Honest Larry’s got you a deal. It’s a real deal alright…
We’re gonna fleece you, wring you, and maybe I’ll steal your wallet when you’re not looking.
Someone’s gotta pay for that fancy cruise I’m taking with my third wife, Kitty.
I just bought her a new pair, and she’s purring like an 84 Red Stingray Corvette convertible.
Speaking of which, we have a Corvette on the lot. Would you believe it only had one owner, and she was a woman?
If so, then come on down and take her away.
The motor purrs but the transmission slips in third gear when you run it too hot.
Kitty said it reminds her of me.
Oh…To be young again…
Anyways, come on down and check us out. Or, since we’re being honest, come see Kitty and tell her what you think of her, umm… hood ornaments.
Lies hurt but so can the truth.
Honest Larry’s. What you see is what you get.

The dirty, pants-on-fire world of a used car salesman is a microscopic view of the world in sales.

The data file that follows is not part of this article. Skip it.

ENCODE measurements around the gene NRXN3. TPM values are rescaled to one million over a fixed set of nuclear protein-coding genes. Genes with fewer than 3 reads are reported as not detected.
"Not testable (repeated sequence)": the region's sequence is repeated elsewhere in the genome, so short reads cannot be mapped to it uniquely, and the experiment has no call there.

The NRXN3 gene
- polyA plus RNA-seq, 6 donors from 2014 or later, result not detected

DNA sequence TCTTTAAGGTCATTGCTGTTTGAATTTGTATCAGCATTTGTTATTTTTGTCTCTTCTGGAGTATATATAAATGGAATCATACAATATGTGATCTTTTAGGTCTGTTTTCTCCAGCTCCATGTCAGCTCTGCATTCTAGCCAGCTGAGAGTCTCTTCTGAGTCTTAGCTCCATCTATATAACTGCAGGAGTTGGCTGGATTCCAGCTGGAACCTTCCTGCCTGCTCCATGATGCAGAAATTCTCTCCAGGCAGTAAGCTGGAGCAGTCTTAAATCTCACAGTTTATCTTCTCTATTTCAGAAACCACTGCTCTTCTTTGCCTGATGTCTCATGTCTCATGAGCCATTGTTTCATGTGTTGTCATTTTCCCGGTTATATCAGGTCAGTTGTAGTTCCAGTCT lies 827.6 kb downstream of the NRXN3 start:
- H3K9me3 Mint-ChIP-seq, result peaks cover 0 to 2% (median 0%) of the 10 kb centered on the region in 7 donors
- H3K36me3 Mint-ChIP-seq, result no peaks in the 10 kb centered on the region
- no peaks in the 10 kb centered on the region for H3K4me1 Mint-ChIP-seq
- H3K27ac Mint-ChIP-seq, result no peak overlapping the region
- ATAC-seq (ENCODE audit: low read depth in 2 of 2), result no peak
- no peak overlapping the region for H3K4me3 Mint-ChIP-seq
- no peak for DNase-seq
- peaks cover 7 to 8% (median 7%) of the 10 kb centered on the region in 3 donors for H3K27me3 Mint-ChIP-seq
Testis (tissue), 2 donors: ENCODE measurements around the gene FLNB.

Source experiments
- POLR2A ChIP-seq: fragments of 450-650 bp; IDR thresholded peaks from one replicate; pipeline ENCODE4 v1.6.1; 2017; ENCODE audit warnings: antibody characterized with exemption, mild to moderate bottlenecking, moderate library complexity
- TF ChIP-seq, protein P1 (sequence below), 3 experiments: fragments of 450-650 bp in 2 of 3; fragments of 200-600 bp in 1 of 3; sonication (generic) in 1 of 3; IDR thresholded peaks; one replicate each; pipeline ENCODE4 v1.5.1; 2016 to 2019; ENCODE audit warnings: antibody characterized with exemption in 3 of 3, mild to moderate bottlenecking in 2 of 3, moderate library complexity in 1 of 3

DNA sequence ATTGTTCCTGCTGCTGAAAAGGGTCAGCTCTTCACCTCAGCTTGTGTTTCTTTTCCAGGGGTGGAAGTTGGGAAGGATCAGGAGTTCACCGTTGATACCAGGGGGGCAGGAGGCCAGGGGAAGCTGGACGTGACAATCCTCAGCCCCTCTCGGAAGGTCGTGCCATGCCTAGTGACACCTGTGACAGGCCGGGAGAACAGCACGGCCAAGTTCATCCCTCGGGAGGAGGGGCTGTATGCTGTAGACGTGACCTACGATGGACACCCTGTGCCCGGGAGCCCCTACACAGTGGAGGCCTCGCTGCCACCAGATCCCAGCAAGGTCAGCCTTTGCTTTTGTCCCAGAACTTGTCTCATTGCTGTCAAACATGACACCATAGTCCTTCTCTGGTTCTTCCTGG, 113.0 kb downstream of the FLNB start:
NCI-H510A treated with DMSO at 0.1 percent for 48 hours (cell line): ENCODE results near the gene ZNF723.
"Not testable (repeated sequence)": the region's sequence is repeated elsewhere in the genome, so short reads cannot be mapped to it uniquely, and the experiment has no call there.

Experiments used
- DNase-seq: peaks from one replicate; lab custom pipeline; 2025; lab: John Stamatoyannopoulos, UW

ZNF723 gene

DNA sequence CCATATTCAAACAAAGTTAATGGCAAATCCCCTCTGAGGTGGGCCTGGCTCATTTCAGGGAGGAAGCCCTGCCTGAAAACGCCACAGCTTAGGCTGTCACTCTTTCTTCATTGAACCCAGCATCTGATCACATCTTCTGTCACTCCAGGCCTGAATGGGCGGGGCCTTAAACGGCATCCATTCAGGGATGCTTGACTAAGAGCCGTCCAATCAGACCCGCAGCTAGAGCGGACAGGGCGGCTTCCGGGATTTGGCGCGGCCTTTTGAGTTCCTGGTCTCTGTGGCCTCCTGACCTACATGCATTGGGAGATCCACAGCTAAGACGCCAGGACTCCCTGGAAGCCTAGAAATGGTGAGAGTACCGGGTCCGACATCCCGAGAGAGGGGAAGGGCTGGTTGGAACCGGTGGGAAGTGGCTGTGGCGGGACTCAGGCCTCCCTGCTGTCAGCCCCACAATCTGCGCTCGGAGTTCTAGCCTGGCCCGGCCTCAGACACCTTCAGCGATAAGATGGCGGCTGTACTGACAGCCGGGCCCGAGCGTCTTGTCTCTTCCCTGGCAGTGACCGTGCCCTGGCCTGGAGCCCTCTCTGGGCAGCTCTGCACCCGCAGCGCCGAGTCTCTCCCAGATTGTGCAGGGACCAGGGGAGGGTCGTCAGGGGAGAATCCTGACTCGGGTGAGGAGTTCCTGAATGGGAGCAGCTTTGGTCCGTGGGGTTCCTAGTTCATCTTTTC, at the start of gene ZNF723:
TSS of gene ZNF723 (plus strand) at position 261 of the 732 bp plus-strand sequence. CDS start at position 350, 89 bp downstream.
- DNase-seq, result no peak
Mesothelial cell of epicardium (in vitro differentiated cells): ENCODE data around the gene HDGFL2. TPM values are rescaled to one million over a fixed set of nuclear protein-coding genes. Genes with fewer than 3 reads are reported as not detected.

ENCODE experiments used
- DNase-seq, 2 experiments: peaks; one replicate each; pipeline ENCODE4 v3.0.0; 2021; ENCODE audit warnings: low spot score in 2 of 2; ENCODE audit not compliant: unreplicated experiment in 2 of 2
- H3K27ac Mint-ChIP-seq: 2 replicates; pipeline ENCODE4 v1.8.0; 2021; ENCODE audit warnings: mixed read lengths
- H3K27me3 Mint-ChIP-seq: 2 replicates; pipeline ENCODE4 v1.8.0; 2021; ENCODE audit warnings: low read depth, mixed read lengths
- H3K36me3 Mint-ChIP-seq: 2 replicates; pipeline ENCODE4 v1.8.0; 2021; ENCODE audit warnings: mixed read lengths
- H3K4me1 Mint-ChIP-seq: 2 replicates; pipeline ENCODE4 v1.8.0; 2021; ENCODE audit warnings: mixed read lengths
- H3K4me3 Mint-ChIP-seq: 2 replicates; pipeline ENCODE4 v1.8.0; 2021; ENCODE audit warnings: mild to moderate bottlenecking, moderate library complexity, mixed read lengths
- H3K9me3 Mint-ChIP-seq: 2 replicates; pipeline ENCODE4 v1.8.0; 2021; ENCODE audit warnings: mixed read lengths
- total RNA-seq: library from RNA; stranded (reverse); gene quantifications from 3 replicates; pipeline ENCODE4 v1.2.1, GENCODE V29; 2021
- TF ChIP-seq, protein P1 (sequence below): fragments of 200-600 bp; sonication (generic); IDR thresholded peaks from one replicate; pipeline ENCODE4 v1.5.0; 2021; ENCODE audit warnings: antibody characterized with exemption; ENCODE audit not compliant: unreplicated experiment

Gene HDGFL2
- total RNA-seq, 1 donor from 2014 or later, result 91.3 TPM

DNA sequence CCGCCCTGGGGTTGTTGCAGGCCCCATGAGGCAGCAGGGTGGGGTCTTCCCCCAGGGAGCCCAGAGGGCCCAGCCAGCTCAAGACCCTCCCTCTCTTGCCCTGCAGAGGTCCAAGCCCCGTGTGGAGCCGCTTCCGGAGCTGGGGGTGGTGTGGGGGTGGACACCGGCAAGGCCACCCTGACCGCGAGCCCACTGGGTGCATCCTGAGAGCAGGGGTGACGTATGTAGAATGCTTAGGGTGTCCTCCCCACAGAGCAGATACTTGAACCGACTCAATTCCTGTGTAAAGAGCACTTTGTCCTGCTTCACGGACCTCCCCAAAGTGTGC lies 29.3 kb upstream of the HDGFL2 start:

They have inventory to sell.
Buyers want to buy.

A regular used car salesman cannot use the word “Honest” in his ads.
Honest used car salesmen are unicorns. If you find one, take a picture. Send it to Ripley’s and wait for it to appear on the cover of Time magazine.

They cannot use honest as a descriptor because buyers previously decided they are liars.
To persuade the mind of the consumer, you must show them something they were not expecting.

As the Wizard says, “Surprise Broca”.

Honest is a mushy word.
It has various degrees of truth.
It’s built on customer perception.
Similar to beauty, honesty is in the ear of the beholder.

In my example, Honest Larry puts it all out there.
He says he’s honest but then backs it up with stuff his competitors would never say out loud.
Customers will want to meet him.
His brand of honesty will get ‘em talking about him and Kitty.
He might be the most honest car dealer in the world.

Car dealers have a simple choice. Find a way to tell a true story to connect to an audience OR Sell cars using details like price, mileage, and interior packages.

The first option, the hero is the seller or the buyer.
The second option, the hero is the car.

As a writer, I like making people the hero in the ads. People are more interesting when they stop pretending to be who they’re supposed to be.
And it’s easier for people to relate to other people.

Honest Larry exists only in my mind.
I hope to meet him one day.
Maybe he’ll buy my ad.

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